6 For thus says the Lord God: Because you have clapped your hands and stamped your feet and rejoiced with all the malice within your soul against the land of Israel, 7 therefore, behold, I have stretched out my hand against you, and will hand you over as plunder to the nations. And I will cut you off from the peoples and will make you perish out of the countries; I will destroy you. Then you will know that I am the Lord.    Ezekiel 25:6-7

13 Who is wise and understanding among you? By his good conduct let him show his works in the meekness of wisdom. 14 But if you have bitter jealousy and selfish ambition in your hearts, do not boast and be false to the truth. 15 This is not the wisdom that comes down from above, but is earthly, unspiritual, demonic. 16 For where jealousy and selfish ambition exist, there will be disorder and every vile practice. James 3:13-16

James warns his readers about the dangers that lie in the power of the tongue. While it may be attractive to be a teacher, one must beware of the danger of stricter judgment that will come to teachers. A teacher who lacks wisdom will lack meekness and will be subject to judgment. Godly wisdom is accompanied by a gentleness and humility not known in the world where those who are considered wise are frequently arrogant, boastful, bitterly jealous, and selfishly ambitious.

The Ammonites, in Ezekiel’s day, demonstrated precisely that kind of earthly, demonic “wisdom” in their attitudes and statements at the time of the fall of Jerusalem. They rejoiced at the judgment upon the city and kingdom. God promised to bring worse judgment on them for this. They were not the only ones to receive God’s punishment. In each case, the prophet concludes by telling them, “then you will know that I am the Lord.”

Not knowing the Lord is at the heart of the problem because it is the foundation for not fearing the Lord. Since Scripture is clear that, “The fear of the Lord is the beginning of knowledge; [and] fools despise wisdom and instruction” (Proverbs 1:7), it is obvious that those who lack fear of the Lord will be ignorant fools no matter how educated and esteemed they may be in this world.

Beware of those modern-day Ammonites who boast about themselves and arrogantly look down on those wayward believers whom God is judging. The absence of the meekness of wisdom is the evidence of a earthly counterfeit wisdom we must avoid.

The Man Who Stood in the Breach

Those who trust in the Man who stood in the breach must show mercy and not partiality toward others.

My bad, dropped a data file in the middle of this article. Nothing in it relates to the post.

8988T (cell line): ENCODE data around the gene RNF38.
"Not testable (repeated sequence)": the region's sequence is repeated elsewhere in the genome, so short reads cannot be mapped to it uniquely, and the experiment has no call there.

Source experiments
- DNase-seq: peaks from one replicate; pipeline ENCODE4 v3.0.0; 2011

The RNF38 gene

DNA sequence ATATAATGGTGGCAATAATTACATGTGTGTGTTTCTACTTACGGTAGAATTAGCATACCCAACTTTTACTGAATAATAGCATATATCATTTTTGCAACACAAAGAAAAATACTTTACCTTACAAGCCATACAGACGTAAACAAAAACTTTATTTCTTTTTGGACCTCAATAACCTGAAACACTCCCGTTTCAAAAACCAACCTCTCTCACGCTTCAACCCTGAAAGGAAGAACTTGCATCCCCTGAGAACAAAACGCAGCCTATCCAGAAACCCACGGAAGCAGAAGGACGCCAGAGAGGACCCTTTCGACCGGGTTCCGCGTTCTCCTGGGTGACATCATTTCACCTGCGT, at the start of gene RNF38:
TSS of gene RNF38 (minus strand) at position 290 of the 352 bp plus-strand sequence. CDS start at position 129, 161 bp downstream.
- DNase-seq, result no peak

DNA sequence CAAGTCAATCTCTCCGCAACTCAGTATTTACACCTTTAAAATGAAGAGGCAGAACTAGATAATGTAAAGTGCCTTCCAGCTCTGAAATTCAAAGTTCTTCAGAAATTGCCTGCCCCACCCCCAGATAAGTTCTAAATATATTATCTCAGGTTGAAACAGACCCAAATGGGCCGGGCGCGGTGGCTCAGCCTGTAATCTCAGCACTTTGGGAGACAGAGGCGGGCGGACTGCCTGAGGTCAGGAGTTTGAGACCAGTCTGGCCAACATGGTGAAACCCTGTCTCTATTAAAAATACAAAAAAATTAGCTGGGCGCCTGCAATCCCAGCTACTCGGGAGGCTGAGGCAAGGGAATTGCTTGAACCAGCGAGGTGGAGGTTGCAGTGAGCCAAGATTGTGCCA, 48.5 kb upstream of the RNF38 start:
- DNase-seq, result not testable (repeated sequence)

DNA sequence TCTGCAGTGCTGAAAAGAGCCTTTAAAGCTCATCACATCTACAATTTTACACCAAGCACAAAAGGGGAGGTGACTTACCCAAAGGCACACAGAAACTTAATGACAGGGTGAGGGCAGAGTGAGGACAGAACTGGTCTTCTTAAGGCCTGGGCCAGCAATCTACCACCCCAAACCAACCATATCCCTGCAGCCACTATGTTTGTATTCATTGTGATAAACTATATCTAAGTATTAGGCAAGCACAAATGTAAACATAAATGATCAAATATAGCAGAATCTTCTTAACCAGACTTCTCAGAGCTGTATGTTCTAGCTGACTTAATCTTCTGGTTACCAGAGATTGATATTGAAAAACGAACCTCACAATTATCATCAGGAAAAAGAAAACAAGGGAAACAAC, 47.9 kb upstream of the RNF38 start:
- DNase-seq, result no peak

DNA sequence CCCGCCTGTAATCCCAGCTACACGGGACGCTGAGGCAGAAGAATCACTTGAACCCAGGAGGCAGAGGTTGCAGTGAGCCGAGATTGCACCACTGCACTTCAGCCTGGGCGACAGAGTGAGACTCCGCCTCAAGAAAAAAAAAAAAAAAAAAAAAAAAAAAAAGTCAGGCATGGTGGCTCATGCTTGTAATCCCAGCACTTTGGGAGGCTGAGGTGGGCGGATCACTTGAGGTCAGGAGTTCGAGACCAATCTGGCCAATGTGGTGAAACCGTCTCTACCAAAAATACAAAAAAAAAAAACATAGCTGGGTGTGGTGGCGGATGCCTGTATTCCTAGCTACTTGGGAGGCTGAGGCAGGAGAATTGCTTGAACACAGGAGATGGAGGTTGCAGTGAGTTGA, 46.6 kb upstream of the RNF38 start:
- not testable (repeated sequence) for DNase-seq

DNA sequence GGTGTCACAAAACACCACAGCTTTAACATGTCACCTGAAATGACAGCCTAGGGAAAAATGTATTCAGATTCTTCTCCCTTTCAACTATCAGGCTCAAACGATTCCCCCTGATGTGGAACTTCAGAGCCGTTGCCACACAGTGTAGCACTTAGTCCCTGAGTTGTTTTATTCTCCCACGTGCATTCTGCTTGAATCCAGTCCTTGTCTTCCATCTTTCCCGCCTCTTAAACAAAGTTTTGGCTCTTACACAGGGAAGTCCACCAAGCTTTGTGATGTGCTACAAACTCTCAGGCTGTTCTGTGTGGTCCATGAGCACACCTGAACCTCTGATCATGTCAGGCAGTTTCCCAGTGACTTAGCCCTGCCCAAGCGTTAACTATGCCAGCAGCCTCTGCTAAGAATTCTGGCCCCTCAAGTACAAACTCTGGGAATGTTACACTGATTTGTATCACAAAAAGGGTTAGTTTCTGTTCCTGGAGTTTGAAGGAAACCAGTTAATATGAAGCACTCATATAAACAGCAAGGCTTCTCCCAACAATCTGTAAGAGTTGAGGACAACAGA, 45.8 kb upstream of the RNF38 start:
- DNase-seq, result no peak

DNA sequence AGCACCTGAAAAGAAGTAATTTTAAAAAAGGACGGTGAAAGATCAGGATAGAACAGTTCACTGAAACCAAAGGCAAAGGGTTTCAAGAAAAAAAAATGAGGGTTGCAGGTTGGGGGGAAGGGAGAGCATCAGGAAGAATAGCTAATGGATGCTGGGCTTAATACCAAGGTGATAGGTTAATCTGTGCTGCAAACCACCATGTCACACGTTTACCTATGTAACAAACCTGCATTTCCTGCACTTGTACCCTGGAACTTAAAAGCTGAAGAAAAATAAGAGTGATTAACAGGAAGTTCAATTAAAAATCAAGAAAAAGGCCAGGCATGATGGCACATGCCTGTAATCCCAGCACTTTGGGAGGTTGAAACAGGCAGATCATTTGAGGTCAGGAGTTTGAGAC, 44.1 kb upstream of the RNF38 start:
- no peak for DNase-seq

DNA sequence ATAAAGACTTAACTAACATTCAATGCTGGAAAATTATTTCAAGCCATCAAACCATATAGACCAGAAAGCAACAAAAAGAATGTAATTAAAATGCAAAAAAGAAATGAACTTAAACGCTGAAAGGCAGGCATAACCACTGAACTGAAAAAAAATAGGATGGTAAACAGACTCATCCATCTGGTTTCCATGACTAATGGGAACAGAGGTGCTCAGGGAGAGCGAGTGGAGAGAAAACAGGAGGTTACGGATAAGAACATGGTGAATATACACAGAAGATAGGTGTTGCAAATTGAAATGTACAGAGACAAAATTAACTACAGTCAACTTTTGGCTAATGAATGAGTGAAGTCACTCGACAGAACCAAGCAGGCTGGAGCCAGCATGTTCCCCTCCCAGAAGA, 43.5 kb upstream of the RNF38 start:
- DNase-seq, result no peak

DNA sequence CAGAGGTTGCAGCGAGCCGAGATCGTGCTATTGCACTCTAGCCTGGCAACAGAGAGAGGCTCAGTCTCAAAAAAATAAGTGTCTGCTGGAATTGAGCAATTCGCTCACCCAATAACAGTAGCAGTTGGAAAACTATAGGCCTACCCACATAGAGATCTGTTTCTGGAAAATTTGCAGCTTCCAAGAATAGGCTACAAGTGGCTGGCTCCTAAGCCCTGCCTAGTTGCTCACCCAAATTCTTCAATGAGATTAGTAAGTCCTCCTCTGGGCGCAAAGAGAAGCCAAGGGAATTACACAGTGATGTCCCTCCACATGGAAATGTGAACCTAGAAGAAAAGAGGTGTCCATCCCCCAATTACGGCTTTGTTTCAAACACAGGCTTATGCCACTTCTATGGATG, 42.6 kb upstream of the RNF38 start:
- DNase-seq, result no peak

Today’s reading: Ezekiel 22-23; James 2

30 And I sought for a man among them who should build up the wall and stand in the breach before me for the land, that I should not destroy it, but I found none. 31 Therefore I have poured out my indignation upon them. I have consumed them with the fire of my wrath. I have returned their way upon their heads, declares the Lord God.”                                                                                                        Ezekiel 22:30-31

1 My brothers, show no partiality as you hold the faith in our Lord Jesus Christ, the Lord of glory.                                                                                                                    James 2:1

In Ezekiel’s day, the walls of the city were broken open to invaders. The false prophets did not risk their lives to close these breaches or to stand in them (Ezekiel 13:5). God looked but there was no one who would do this. My study Bible notes refer to the contrast with Moses, who as a true and faithful leader stood up in the spiritual breach for Israel when they crafted and worshiped a golden calf. Moses pleaded with God to spare Israel their just punishment and God heard him. [1] Now the so-called prophets ignored this need. God poured out His wrath on the nation.

Finally, God Himself took on flesh and lived among us to bring atonement for sin and mercy to God’s people. The Lord Jesus Christ is the Man who stood in the breach against our enemy. He is the Good Shepherd who did not flee when danger came. He bore the pain of death for us. [John 10:7-18]. James calls all who hold the faith in Him to reflect that faith in our actions and attitudes toward others. There should be no partiality based on socioeconomic classes. There should be no favoritism toward the rich nor discrimination against the poor. Those who have received mercy must be merciful or they show they deserve judgment.

Be sure your relationships show mercy and not partiality. You have been saved by the Man who stood in the breach for us. Pride and haughtiness has no place in our lives.

[1] Reformation Study Bible p. 1415 note on 22:30-31

The Reason God Saves

The reason God saves has nothing to do with the worthiness or performance of those He saves. So why does He do it?

Today’s reading: Ezekiel 20-21; James 1

“Then I said I would pour out my wrath upon them and spend my anger against them in the midst of the land of Egypt. 9 But I acted for the sake of my name, that it should not be profaned in the sight of the nations among whom they lived, in whose sight I made myself known to them in bringing them out of the land of Egypt. 10 So I led them out of the land of Egypt and brought them into the wilderness.                                     Ezekiel 20:8b-10

18 Of his own will he brought us forth by the word of truth, that we should be a kind of firstfruits of his creatures.                                                                       James 1:18

Page after page, Ezekiel lays out the case against Israel and Judah. Their sin and unfaithfulness before a Holy God was an abomination. God would have been just and right to destroy them at the first failure but He extended patience and relented again and again. But why? Three times in chapter 20 He says “I acted for the sake of my name, that it should not be profaned” (vs. 9,14, 22). Another time He says “And you shall know that I am the Lord, when I deal with you for my name’s sake, not according to your evil ways, nor according to your corrupt deeds, O house of Israel, declares the Lord God.” (v.44). God’s purpose in showing them mercy was that His name not be profaned and that Israel should know that He is the Lord.